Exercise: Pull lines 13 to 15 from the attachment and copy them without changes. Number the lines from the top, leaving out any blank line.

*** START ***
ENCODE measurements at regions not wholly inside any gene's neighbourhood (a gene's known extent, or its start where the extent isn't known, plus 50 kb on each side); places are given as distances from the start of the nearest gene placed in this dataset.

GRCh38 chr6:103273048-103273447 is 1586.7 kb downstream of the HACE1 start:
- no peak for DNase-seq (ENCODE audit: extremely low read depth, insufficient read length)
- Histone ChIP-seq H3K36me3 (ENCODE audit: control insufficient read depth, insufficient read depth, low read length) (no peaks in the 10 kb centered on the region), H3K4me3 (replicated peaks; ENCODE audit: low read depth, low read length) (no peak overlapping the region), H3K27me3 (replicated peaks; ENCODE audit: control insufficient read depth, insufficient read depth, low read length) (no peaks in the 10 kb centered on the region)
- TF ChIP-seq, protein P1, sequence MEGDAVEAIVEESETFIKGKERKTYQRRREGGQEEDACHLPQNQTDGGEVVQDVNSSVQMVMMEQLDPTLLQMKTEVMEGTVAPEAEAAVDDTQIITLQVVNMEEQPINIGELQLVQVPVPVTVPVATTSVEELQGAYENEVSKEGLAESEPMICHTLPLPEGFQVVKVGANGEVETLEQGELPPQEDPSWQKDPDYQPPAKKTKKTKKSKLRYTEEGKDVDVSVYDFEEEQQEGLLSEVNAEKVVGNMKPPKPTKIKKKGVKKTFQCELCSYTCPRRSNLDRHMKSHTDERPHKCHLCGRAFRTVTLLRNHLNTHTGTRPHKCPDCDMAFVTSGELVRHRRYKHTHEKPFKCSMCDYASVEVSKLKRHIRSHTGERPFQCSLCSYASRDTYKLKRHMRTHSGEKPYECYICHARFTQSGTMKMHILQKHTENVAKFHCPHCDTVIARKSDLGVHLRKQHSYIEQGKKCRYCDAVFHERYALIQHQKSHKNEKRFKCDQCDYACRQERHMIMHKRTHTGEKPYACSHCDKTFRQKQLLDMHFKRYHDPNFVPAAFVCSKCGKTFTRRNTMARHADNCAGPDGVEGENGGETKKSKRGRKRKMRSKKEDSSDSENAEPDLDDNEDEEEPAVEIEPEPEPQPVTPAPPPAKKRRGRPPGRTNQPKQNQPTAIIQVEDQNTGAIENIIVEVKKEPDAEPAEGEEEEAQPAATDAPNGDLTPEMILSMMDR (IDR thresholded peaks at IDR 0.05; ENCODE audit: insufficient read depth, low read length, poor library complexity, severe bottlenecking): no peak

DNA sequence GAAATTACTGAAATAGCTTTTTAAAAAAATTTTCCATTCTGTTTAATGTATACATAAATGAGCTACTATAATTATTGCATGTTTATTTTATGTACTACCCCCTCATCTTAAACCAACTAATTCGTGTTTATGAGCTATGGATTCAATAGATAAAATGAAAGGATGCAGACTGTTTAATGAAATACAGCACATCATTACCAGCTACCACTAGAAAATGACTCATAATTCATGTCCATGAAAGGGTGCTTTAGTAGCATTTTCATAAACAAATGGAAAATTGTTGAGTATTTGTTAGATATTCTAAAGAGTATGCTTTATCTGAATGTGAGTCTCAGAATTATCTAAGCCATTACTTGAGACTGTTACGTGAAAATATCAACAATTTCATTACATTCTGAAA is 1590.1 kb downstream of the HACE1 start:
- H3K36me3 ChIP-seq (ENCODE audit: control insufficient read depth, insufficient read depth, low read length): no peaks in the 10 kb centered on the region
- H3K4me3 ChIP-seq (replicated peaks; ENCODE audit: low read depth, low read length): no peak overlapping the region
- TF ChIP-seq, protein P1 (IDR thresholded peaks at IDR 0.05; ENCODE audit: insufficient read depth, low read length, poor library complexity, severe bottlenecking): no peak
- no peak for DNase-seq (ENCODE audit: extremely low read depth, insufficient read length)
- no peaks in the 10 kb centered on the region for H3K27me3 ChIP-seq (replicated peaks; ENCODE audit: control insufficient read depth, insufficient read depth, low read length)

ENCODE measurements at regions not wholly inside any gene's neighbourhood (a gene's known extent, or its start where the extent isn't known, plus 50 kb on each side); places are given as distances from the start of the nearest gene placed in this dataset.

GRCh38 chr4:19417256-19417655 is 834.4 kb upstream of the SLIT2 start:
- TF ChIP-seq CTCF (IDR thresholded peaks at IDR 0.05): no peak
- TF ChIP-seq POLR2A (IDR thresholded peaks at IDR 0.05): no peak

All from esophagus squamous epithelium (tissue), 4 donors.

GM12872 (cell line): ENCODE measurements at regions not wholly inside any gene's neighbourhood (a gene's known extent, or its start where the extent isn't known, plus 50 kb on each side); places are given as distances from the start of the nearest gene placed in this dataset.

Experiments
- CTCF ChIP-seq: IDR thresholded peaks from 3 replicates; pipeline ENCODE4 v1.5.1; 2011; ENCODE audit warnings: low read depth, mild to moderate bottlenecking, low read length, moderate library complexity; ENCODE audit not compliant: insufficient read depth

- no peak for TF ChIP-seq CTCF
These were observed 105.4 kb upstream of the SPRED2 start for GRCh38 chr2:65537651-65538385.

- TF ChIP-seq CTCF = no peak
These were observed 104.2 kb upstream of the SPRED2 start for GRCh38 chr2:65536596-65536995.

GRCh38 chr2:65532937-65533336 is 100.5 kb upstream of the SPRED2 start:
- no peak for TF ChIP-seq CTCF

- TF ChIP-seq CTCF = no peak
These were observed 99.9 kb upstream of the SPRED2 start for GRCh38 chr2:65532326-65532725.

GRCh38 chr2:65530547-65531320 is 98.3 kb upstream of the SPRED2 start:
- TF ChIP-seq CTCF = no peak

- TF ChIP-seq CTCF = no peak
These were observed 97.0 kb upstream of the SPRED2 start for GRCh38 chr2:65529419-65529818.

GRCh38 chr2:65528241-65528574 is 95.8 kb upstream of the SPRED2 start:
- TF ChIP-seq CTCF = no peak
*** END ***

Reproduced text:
GRCh38 chr4:19417256-19417655 is 834.4 kb upstream of the SLIT2 start:
- TF ChIP-seq CTCF (IDR thresholded peaks at IDR 0.05): no peak
- TF ChIP-seq POLR2A (IDR thresholded peaks at IDR 0.05): no peak